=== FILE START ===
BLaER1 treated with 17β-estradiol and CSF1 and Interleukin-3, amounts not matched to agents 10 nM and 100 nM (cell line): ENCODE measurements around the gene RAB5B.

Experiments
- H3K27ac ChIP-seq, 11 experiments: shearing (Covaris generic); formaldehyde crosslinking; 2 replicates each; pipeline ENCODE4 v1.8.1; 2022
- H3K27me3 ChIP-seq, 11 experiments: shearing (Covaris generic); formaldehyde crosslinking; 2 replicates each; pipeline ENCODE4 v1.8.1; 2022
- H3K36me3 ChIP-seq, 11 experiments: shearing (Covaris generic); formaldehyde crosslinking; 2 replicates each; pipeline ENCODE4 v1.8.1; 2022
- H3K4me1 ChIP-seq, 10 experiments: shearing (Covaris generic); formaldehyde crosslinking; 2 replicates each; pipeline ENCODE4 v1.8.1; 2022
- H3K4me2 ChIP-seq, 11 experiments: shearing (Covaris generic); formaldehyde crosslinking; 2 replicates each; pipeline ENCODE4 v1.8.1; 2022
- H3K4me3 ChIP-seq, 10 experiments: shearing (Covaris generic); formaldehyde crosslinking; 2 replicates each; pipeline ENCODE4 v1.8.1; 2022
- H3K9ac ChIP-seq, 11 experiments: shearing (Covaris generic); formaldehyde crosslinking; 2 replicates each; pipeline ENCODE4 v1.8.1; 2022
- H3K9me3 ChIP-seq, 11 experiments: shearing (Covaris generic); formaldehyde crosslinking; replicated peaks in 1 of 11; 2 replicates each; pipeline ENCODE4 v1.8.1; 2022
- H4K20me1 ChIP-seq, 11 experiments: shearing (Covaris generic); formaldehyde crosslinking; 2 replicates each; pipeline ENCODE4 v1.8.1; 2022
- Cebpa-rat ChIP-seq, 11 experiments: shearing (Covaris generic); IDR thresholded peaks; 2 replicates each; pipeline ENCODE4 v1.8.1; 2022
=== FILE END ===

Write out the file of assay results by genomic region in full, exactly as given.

BLaER1 treated with 17β-estradiol and CSF1 and Interleukin-3, amounts not matched to agents 10 nM and 100 nM (cell line): ENCODE measurements around the gene RAB5B.

Experiments
- H3K27ac ChIP-seq, 11 experiments: shearing (Covaris generic); formaldehyde crosslinking; 2 replicates each; pipeline ENCODE4 v1.8.1; 2022
- H3K27me3 ChIP-seq, 11 experiments: shearing (Covaris generic); formaldehyde crosslinking; 2 replicates each; pipeline ENCODE4 v1.8.1; 2022
- H3K36me3 ChIP-seq, 11 experiments: shearing (Covaris generic); formaldehyde crosslinking; 2 replicates each; pipeline ENCODE4 v1.8.1; 2022
- H3K4me1 ChIP-seq, 10 experiments: shearing (Covaris generic); formaldehyde crosslinking; 2 replicates each; pipeline ENCODE4 v1.8.1; 2022
- H3K4me2 ChIP-seq, 11 experiments: shearing (Covaris generic); formaldehyde crosslinking; 2 replicates each; pipeline ENCODE4 v1.8.1; 2022
- H3K4me3 ChIP-seq, 10 experiments: shearing (Covaris generic); formaldehyde crosslinking; 2 replicates each; pipeline ENCODE4 v1.8.1; 2022
- H3K9ac ChIP-seq, 11 experiments: shearing (Covaris generic); formaldehyde crosslinking; 2 replicates each; pipeline ENCODE4 v1.8.1; 2022
- H3K9me3 ChIP-seq, 11 experiments: shearing (Covaris generic); formaldehyde crosslinking; replicated peaks in 1 of 11; 2 replicates each; pipeline ENCODE4 v1.8.1; 2022
- H4K20me1 ChIP-seq, 11 experiments: shearing (Covaris generic); formaldehyde crosslinking; 2 replicates each; pipeline ENCODE4 v1.8.1; 2022
- Cebpa-rat ChIP-seq, 11 experiments: shearing (Covaris generic); IDR thresholded peaks; 2 replicates each; pipeline ENCODE4 v1.8.1; 2022